We have been married now eight years. Does it not occur to you that this is the first time we two, you and I, husband and wife, have had a serious conversation? (Ibsen, p.59)
As Larsen puts it, “A Doll’s House became a most significant piece of propaganda and won world-wide recognition within years.” (p. 471) and it continues to be a widely performed text despite the changes to the position of women in society. However, the very first Chinese production (He p. 120) was not entirely in keeping with the spirit of Ibsen’s original, with Nora being portrayed as a misguided and foolish woman. Russian productions of the play from the Soviet era were more likely to portray Nora as a heroine. (Holledge p. 23) More recent productions still find exciting and innovative ways to stage the play in order to comment afresh on the continuing problems of gender inequality.
In 2010 a production in London was set in the comfortable suburban world of the 1950s. The review commented: “As Nora skips in with her big skirt and her Christmas shopping, you get a taste of the consumer boom to come. As she stomps out, leaving her children, you feel the first articulation of feminist revolution.” (Rep, The Guardian). A more recent production in London earlier this year, directed by Sophie Russell for Theatre Delicatessen, used an all female cast in order to tell Nora’s story through the eyes of “a generation of women who were told they could have it all” – the generation of 1970s feminists – who have found that dream (of having it all) is still not possible in an essentially patriarchal world. (Zinman p. 30)
An even more daring production/re-make was Charles F Gordon’s 2005 play A Selfish Sacrifice in which Nora became Aku the wife of the Nigerian ambassador to the UN. (Zinman p.32) Her husband, Aki, is notably a convert to Islam and, of course, Aku soon becomes aware of how different her life in Africa is from the lives of American women. As Zinman comments: “This seem to provide a contemporary sociopolitical equivalent to the 19th century’s audience-shocking experience of the play’s proto-feminism.” (p. 32)
And, as long as gender inequality exists anywhere in the world, Ibsen’s A Doll’s House will remain a seminal and much-performed text. As Yuehua puts it so well:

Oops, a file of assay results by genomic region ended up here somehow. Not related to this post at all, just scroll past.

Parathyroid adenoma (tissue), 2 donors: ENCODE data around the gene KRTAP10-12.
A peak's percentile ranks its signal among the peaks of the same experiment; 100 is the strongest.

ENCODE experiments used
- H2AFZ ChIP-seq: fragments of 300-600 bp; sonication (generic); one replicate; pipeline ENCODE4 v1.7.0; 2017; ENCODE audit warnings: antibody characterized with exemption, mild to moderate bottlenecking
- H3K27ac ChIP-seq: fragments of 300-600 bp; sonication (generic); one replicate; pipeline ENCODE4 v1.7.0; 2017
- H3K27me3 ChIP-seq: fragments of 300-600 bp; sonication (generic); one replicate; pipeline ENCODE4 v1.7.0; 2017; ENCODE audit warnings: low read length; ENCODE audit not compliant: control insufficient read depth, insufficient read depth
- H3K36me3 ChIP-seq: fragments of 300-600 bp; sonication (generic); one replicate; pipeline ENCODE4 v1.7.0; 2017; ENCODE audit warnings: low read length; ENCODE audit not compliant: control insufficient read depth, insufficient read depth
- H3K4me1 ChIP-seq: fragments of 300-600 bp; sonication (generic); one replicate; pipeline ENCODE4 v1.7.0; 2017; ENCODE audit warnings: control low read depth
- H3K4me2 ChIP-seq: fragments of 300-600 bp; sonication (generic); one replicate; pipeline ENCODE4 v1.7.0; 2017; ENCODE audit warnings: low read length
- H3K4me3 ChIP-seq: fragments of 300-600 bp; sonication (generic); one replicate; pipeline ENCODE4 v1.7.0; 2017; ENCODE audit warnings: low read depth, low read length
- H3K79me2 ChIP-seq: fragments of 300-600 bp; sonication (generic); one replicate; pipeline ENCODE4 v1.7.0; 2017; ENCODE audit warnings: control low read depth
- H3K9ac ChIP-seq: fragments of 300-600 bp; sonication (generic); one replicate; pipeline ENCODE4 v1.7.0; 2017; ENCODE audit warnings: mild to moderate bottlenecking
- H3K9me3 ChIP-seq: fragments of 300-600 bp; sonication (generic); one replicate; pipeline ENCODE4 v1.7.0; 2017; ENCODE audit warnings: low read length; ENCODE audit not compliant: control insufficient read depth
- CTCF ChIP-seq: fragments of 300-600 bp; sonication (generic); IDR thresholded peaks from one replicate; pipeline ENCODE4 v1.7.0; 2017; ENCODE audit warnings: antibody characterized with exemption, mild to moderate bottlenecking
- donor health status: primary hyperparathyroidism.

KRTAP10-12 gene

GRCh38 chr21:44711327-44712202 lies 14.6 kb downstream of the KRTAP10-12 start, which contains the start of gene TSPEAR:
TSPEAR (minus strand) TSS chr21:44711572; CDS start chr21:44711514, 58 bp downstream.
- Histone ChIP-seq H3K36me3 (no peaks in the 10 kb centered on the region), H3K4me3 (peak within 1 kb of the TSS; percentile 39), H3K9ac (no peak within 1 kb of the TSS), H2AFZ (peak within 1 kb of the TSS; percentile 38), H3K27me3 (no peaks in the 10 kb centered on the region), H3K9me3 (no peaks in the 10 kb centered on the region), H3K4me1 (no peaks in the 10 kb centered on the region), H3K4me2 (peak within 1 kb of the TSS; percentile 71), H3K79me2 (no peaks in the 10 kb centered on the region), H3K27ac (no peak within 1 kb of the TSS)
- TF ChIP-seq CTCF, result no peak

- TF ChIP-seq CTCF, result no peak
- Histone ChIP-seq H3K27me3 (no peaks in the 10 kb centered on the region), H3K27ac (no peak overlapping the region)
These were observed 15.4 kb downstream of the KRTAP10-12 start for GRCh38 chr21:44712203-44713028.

Ideological power embodied through gender relationships in A Doll’s House helps people to reflect on the stereotyping of both men and women in literary works and have a new a rational perception of the gender roles in our modern world. (p. 87)
A Doll’s House continues to stimulate the imaginations of theatrical practitioners around the world and continues to challenge audiences through its intellectual assault on male/female gender stereotypes. As long as gender bias and inequality exists anywhere in the world then Ibsen’s innovative drama will retain its power and captivation. Even now in the early 21st century women in the USA and the UK do not earn the same wages for doing the same jobs, and they are under-represented on the boards of large financial institutions or, indeed, anywhere were there are senior management positions to be filled. And these are two countries which might consider themselves advanced. Imagine then the plight of women in certain Third World countries where economic necessity and centuries-old traditions deny them basic rights and privileges, or in some Islamic countries where women are denied an education and freedom of expression. While such conditions prevail in the world, Nora’s leaving Torvald at the end of the play is likely to be seen again and again on the world’s stages until women have true equality.
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Rep, Dundee. "A Doll's House - Review." Rev. of A Doll's House. The Guardian 27 Oct. 2010: 38. Print.
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Zinman, Toby. "50 WAYS TO LEAVE YOUR TORVALD." American Theatre 28.2 (2011): 28-32. Print.